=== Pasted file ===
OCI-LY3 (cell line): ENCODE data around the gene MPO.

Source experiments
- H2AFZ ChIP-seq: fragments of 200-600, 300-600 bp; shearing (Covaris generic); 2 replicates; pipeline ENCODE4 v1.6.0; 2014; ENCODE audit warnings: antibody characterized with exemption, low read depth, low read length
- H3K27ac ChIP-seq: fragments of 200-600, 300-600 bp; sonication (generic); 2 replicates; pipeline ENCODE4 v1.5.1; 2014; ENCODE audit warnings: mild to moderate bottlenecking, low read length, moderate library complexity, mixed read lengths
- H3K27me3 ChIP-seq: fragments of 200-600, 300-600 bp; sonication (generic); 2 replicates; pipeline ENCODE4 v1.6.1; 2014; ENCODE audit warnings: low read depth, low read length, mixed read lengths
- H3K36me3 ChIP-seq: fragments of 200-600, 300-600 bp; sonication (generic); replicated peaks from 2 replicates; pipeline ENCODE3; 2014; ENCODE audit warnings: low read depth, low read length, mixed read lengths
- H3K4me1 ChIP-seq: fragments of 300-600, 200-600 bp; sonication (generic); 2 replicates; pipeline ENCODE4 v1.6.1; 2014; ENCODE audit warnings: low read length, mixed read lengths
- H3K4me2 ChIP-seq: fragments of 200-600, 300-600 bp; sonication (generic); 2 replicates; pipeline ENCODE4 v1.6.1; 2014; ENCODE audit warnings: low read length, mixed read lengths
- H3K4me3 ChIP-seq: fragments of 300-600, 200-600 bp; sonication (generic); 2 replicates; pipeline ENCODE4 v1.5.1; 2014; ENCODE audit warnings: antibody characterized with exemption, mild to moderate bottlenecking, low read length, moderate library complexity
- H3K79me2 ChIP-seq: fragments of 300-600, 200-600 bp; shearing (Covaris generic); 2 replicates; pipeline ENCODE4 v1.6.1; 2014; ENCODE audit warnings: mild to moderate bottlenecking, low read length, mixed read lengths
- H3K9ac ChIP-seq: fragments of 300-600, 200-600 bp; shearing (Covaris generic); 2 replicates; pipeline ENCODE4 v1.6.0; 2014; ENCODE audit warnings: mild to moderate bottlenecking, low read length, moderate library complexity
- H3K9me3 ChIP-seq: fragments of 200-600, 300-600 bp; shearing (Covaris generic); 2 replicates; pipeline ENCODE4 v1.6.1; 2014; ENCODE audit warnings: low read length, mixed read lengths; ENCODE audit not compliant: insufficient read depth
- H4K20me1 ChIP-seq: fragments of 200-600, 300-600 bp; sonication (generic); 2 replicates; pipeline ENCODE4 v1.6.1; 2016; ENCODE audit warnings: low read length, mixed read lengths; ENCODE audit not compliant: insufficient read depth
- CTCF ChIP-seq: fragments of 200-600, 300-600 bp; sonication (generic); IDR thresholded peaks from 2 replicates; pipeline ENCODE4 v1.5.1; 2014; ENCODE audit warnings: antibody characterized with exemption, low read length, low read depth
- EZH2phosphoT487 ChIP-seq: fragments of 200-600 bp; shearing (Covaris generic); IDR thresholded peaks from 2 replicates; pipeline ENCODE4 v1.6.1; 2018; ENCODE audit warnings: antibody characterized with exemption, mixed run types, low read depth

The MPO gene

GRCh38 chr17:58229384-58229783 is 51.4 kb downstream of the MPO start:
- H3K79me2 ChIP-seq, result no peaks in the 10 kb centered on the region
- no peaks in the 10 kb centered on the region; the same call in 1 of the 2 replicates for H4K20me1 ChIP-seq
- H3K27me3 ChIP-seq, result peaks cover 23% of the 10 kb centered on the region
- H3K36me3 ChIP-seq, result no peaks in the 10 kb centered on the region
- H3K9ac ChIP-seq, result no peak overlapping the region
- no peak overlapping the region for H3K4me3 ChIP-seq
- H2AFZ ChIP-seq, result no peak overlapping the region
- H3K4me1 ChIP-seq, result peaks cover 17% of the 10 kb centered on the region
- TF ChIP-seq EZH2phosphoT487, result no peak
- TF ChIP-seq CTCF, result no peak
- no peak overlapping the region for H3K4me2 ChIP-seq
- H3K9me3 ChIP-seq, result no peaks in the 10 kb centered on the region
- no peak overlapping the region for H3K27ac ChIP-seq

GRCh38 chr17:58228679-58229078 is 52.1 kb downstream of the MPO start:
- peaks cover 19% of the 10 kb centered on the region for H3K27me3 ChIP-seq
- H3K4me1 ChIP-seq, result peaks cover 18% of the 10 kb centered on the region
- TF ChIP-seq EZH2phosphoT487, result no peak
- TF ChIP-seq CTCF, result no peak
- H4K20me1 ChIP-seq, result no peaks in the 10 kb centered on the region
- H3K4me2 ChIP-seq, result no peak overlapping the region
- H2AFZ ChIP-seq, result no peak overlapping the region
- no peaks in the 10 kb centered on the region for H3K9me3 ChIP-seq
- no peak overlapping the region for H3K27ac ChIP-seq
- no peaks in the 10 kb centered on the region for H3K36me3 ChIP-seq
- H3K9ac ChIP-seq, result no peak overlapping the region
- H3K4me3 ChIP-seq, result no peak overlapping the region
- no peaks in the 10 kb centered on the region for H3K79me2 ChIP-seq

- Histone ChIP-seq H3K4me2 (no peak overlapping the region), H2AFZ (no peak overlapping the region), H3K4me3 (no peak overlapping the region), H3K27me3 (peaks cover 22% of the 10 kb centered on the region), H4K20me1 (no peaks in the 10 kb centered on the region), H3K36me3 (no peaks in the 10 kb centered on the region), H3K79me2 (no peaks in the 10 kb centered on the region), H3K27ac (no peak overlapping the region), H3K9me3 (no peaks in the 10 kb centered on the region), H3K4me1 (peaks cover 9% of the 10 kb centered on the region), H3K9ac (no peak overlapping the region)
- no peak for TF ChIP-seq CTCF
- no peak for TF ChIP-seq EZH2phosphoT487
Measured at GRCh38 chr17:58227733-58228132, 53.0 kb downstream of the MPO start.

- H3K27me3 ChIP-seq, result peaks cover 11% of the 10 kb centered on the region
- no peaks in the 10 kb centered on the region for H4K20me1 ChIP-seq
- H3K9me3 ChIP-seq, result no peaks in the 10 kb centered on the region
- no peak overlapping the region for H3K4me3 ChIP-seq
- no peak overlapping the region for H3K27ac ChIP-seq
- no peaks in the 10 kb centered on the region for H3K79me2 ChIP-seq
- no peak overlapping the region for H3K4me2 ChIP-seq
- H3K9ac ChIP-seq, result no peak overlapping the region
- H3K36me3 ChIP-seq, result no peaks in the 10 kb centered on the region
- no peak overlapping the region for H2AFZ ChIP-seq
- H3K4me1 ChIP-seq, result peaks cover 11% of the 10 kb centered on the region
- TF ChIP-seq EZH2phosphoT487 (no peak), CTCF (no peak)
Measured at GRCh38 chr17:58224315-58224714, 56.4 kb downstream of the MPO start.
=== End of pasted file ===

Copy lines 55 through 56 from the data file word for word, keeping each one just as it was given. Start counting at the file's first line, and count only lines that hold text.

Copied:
- no peak overlapping the region for H3K4me2 ChIP-seq
- H3K9ac ChIP-seq, result no peak overlapping the region